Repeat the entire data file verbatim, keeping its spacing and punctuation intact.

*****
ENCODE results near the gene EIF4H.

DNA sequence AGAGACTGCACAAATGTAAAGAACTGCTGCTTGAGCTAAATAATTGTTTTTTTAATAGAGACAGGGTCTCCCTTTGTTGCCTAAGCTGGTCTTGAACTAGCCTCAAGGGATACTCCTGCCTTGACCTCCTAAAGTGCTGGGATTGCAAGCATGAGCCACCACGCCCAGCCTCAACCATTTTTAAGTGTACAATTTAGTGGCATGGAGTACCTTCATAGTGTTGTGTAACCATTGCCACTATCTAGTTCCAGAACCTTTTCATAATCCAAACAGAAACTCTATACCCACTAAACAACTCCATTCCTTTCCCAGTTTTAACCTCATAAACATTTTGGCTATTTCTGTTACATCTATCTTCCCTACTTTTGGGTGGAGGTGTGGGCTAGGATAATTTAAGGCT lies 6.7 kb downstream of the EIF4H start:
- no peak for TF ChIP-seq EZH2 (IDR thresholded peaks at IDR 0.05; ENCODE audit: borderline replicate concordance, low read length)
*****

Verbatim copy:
ENCODE results near the gene EIF4H.

DNA sequence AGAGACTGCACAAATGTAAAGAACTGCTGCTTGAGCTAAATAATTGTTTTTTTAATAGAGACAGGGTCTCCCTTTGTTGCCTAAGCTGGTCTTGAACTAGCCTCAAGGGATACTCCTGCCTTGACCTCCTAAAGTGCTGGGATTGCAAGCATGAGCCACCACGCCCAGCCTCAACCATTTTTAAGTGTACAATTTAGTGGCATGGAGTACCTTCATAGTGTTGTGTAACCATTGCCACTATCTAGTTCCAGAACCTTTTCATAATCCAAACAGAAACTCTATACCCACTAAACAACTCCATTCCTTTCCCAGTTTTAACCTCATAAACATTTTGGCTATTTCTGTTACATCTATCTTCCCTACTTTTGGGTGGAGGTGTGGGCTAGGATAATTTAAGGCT lies 6.7 kb downstream of the EIF4H start:
- no peak for TF ChIP-seq EZH2 (IDR thresholded peaks at IDR 0.05; ENCODE audit: borderline replicate concordance, low read length)